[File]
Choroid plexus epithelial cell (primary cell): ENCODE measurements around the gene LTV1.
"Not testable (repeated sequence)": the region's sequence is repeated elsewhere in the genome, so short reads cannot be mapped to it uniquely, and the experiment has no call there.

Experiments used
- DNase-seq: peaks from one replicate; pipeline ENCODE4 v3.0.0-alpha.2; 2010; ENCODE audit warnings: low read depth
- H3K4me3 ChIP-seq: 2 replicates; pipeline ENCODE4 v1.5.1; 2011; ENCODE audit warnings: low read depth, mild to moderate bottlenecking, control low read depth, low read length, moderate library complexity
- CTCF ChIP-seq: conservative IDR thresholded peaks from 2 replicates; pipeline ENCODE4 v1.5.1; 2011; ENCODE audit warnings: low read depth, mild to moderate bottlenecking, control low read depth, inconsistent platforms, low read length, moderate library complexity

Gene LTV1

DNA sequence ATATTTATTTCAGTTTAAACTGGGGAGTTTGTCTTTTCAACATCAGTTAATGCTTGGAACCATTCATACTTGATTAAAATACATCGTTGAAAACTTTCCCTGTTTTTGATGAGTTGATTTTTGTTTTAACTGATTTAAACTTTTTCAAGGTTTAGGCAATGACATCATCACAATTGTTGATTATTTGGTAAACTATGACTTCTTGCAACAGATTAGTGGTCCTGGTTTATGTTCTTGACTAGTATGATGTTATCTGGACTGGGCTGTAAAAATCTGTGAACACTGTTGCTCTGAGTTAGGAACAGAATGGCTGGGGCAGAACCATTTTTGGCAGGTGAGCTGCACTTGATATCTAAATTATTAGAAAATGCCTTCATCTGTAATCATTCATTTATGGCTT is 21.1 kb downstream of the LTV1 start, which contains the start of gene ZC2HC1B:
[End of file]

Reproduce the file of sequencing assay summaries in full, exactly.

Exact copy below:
Choroid plexus epithelial cell (primary cell): ENCODE measurements around the gene LTV1.
"Not testable (repeated sequence)": the region's sequence is repeated elsewhere in the genome, so short reads cannot be mapped to it uniquely, and the experiment has no call there.

Experiments used
- DNase-seq: peaks from one replicate; pipeline ENCODE4 v3.0.0-alpha.2; 2010; ENCODE audit warnings: low read depth
- H3K4me3 ChIP-seq: 2 replicates; pipeline ENCODE4 v1.5.1; 2011; ENCODE audit warnings: low read depth, mild to moderate bottlenecking, control low read depth, low read length, moderate library complexity
- CTCF ChIP-seq: conservative IDR thresholded peaks from 2 replicates; pipeline ENCODE4 v1.5.1; 2011; ENCODE audit warnings: low read depth, mild to moderate bottlenecking, control low read depth, inconsistent platforms, low read length, moderate library complexity

Gene LTV1

DNA sequence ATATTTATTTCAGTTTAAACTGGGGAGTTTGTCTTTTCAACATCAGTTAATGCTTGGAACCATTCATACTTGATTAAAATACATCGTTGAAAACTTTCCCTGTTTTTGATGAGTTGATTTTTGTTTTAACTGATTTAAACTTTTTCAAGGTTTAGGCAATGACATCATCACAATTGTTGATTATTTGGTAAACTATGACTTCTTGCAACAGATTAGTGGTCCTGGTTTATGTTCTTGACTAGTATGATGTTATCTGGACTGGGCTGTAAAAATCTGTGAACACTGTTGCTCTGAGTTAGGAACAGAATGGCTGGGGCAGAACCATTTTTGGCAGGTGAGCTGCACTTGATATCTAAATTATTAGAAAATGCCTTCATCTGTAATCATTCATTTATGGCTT is 21.1 kb downstream of the LTV1 start, which contains the start of gene ZC2HC1B: